You ignorant capitalist prick - comment from one of our biggest fans.

"Wow. What an ignorant bastard you are. Enjoy your 8-hours-a-day of television you ignorant capitalist prick." Anonymous
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Wednesday, November 13, 2013

Decline of College

For the last 70 years, American higher education was assumed to be the pathway to upper-mobility and a rich shared-learning experience.”
Victor Davis Hanson challenges how most colleges operate in America.  Very well written.

Tuesday, November 12, 2013

Why hasn't the tech industry disrupted the textbook industry yet?

Here are a few of the answers:

    * A big reason for the slowness is that textbook buying decision-making is done by government bodies -- state education agencies and departments that make these decisions. (a case of government slowing down innovation).

    * Moving books to digital was not the value proposition - the real value proposition was having a lighter, handheld library on the go! Until that was possible, nobody wanted to read digital books.

    * In a Los Angeles pilot program: “at three campuses more than 300 students deleted security filters, allowing them to freely browse the Internet and prompting officials to suspend the use of IPads at these high schools.  There was a recall, and supposedly 1/3 of the IPads haven't yet been returned; rumors are that between 5-10% have been dropped and broken, and another 5-10% are irretrievably lost.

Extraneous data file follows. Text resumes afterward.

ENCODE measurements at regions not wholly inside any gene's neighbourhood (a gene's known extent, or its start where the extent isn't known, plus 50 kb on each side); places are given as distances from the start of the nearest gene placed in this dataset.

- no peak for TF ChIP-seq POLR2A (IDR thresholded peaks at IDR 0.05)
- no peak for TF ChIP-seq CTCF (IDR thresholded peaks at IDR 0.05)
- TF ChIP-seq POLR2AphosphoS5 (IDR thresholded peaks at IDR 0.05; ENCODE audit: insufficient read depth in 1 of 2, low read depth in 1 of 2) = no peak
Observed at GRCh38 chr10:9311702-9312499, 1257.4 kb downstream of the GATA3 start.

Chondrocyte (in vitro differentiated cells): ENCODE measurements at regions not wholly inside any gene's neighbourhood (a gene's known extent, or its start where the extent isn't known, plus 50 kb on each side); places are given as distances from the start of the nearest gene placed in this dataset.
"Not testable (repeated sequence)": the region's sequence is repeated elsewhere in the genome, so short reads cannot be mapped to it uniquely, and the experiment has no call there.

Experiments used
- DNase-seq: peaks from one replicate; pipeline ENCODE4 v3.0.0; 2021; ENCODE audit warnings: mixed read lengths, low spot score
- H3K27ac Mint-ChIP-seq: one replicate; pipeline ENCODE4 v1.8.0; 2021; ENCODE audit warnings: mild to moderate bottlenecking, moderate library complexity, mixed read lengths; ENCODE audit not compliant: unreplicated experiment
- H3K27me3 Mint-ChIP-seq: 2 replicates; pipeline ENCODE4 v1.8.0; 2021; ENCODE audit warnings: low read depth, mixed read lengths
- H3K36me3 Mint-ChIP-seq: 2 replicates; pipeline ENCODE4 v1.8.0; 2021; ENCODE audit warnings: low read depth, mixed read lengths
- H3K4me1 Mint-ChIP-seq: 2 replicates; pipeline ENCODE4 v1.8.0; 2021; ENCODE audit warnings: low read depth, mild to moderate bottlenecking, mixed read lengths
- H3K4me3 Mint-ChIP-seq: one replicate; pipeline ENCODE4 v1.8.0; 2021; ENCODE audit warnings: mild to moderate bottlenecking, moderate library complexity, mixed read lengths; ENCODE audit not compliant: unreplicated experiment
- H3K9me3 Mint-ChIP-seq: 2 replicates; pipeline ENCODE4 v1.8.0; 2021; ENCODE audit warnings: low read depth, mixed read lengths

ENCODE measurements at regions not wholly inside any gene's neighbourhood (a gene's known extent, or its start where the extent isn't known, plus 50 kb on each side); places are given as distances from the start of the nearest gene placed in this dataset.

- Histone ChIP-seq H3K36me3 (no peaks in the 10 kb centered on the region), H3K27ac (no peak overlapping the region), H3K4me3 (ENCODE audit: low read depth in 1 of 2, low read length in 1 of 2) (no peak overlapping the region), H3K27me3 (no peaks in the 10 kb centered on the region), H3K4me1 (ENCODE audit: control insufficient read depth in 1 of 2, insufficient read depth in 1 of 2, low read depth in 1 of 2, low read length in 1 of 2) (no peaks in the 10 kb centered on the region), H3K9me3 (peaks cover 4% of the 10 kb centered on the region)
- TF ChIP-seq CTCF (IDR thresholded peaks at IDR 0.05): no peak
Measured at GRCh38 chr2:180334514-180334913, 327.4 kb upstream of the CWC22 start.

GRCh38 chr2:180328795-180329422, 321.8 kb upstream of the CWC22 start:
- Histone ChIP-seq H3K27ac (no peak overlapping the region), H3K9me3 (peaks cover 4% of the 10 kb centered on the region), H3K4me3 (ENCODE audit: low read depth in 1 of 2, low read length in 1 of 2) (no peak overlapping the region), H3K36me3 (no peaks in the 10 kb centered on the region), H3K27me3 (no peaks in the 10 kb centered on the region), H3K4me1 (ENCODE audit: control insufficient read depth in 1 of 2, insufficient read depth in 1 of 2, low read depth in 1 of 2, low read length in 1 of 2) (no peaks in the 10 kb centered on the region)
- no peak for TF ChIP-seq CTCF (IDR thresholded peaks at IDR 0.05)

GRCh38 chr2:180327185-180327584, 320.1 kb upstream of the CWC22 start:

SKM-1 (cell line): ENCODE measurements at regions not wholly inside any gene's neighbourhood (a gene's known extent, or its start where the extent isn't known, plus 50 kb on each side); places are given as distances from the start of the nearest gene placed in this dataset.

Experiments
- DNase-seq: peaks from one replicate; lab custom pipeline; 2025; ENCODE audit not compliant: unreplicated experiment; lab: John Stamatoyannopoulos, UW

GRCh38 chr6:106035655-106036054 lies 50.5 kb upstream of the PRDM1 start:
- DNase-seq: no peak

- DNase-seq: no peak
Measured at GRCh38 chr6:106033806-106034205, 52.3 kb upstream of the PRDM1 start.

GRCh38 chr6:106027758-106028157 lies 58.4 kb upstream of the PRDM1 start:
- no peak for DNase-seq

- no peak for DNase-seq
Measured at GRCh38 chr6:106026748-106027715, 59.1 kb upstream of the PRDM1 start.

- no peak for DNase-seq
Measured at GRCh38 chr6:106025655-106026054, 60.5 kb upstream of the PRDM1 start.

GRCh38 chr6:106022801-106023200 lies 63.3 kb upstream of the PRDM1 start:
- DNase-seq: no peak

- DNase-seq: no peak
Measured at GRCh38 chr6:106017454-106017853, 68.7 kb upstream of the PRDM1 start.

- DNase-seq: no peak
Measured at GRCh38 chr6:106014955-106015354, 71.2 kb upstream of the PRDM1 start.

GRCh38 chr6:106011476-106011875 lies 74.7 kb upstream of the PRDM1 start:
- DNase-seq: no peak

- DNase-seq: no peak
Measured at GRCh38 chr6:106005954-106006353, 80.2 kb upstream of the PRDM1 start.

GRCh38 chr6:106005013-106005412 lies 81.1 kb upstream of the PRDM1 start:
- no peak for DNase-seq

Most of these challenges would be easily overcome in a private business.  

Monday, November 11, 2013

The Value of an MBA

What is the value of an MBA?  This is a similar question to the value of a bachelor’s degree (especially in Sociology or Fine Arts). In general “value” might be considered as the ratio of benefits to cost.
My experience working for and managing the hiring process for big companies tells me that a year or two after graduation, managers and employers could care less what degree one has. Instead they care about: 1) how intelligent you are 2) how hard you work and 3) your common sense.

MBAs may get higher starting salaries but after a couple of years, dynamic companies care about what you are bringing to the party today rather than your “credentials”.

This is a fascinating part of the article: “She is even advising people to apply to a top school, get an acceptance and then decline to go. Put the fact (of your acceptance) on your resume and Zanetti thinks it will have nearly the same value as going to an MBA program for two years.” ‘It’s like being an Academy Award nominee instead of an Academy Award winner.” She writes. “But the difference between the two is mortgaging our future and accepting the risk of getting stuck with a monumental student loan.’